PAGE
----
Jan. 12, 2019 marked 1,000 days since a Detroit pro sports team won a playoff game, the worst such stretch of futility since 1978-84.
Detroit Free Press

Earlier this week, the Free Press ran a story ranking Detroit’s four professional sports teams’ chances at winning a championship. I didn’t participate because of the word “bump.” 

In an email, the editors used that word to motivate us to get our picks in. I thought they were scraping the story — back in my short-order cooking days we used the word “bump” to scrap an order. 

I’m old, I guess. Or at least older than I thought, which gave the editors a good laugh. Though at least I can cook; they can barely open a package of ramen. But never mind that.  

In any case, here is my list: 

The Detroit Lions. The Red Wings. The Tigers. The Pistons. 

Now, now, I know what you’re thinking, that none of these teams have a chance. Not anytime soon, anyway. And you’re right.  

Yes, the Lions have been stuck in a dungeon for decades.  

But then again … of the four, the Lions are the only team that participate in a league where teams routinely climb from the basement quickly.

More from Monarrez: Here’s why Wings have best chance at our next championship

And yet, if we’re focusing just on championships, and who has the best chance of winning one, we’re kinda missing the point.  

As Vince Ellis wrote in his rankings:  

“Not a fan of these exercises because they give in to the notion the only reason to consume sports is the pursuit of titles, but unpredictability of NHL and MLB postseasons makes this an easy call.” 

I’m with Vince here. And before you say, “Vince covers the Pistons, what else is he supposed to say?” I’d say: When did we lose sight of all the reasons we like to watch sports? 

In fact, we have a former NBA player to blame — Michael Jordan. Before he started winning, we watched because of the way he played.  

It wasn’t always about the rings. His titles — all six of them — obviously shade how we view him now; how we remember him and talk about him and argue about him in the context of LeBron James.  

More from Windsor: Why LeBron is the G.O.A.T., not Jordan

Yet before those rings, Jordan was a phenomenon. I remember it well. My freshman year at the University of Texas coincided with Jordan’s rookie year in Chicago. His Bulls played in San Antonio that spring.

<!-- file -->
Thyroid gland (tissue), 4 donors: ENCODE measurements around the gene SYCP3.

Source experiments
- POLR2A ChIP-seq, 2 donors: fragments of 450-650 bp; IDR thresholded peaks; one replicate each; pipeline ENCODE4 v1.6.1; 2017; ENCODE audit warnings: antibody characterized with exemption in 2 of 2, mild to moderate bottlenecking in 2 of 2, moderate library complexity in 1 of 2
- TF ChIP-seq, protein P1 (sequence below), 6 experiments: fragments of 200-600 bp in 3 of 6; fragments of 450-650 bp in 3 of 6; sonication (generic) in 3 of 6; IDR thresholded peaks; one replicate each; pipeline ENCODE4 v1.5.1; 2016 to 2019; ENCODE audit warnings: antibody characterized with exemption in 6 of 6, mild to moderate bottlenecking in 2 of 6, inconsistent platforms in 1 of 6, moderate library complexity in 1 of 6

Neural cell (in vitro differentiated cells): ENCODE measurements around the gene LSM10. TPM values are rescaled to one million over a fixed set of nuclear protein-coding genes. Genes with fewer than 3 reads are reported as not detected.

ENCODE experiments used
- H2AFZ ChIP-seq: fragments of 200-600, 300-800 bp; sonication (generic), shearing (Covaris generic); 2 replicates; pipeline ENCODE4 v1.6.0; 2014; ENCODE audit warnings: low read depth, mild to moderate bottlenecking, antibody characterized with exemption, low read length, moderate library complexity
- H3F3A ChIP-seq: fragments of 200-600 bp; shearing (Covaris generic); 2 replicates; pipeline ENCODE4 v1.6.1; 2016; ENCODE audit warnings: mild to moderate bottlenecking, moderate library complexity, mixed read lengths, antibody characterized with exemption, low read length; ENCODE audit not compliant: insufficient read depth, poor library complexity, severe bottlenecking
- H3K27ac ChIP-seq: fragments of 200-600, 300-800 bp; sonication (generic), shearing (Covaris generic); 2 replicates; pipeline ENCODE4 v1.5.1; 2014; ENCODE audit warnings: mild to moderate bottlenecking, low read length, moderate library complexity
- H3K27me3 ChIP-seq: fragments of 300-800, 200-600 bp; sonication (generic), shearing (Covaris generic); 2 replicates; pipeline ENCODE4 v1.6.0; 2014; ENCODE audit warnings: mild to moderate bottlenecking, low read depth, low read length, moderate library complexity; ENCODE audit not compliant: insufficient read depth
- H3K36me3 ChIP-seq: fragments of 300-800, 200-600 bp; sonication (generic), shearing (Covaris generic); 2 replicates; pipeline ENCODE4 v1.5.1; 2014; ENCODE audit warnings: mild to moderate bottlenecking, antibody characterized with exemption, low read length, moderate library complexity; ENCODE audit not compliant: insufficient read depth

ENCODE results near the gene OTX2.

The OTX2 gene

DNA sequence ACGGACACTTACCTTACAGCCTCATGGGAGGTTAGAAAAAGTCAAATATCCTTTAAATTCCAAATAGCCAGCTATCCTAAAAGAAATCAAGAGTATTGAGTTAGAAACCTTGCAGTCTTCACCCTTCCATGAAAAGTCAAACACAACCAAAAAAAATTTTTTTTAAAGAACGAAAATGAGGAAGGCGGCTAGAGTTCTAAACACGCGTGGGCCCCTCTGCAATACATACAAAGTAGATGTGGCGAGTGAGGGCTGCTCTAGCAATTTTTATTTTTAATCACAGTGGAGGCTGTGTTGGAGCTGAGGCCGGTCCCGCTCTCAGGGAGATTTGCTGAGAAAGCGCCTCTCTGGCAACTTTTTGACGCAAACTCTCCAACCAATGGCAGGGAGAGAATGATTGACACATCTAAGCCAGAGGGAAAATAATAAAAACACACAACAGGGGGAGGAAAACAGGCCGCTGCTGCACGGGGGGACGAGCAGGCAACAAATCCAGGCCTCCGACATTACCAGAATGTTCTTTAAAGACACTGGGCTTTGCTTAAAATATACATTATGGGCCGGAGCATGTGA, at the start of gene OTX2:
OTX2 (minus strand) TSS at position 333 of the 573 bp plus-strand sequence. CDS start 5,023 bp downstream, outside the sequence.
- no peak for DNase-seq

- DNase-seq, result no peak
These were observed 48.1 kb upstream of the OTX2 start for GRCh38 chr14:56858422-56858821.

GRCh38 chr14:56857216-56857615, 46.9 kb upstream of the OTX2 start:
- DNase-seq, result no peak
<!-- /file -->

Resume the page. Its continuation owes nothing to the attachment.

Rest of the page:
A friend and I drove down from Austin to bear witness. Jordan dropped 38 points.  

I don’t remember most of those points — I had to look up the total. But I do remember the feeling in HemisFair Arena. I’d never experienced anything like it. Every time Jordan got the ball, especially on the break, the crowd rose to its feet in anticipation of seeing something they hadn’t seen before. 

It was new. It didn’t matter that Jordan played for the opposing team. Or that this was in the middle of a football state. Or that he’d only been in the NBA for four months.  

We were there because Jordan was resetting the possibility of the human body. Of what it could do in flight. Of what grace and speed and power could look like in a setting where we thought we knew its limits. 

Most cities, of course, don’t get the benefit of watching a cultural trendsetter up close every night. But most teams in most cities in all four leagues offer moments of escape. 

Whether it’s Dylan Larkin rushing down the ice or Miguel Cabrera centering his bat or Kenny Golladay rising up on the sideline hauling in a pass or Blake Griffin learning how to run a team as a point-power forward. 

None of these athletes are giving us what Jordan did. But they are giving us a version of it. And they are part of teams that give us stories. 

Those stories are part of our identity. Those stories explain why grown men paint their faces, strap on fake Lions’ manes and howl from the seats of Ford Field for eight Sundays in the fall, no matter how often the Lions keep losing.   

They keep coming back because of the chance to see something extraordinary, even if only for a moment. They come back for a chance at renewal, at redemption, and because they are connected to something larger than themselves. 

Chasing championships may be the ultimate goal of front offices and even of athletes, but it can’t be the only goal. Teams and players go lifetimes without winning, which means there has to be something else. 

More from Shawn Windsor:

Detroit Lions should take a chance on Antonio Brown

Nick Ward’s injury hurts the Spartans. But they can overcome it. Here’s how:

So, yeah, sure, it’s fun to rank teams and think about where they are in relation to a championship parade. And as ridiculous as it sounds, I’d argue the Lions are the closest to getting there.  

But then that’s relative, too. The Lions may be another half-century away from a Super Bowl.  

That’s life. That’s also not enough reason to turn away. Because we are forever chasing moments.


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Contact Shawn Windsor: 313-222-6487 or Follow him on Twitter @shawnwindsor.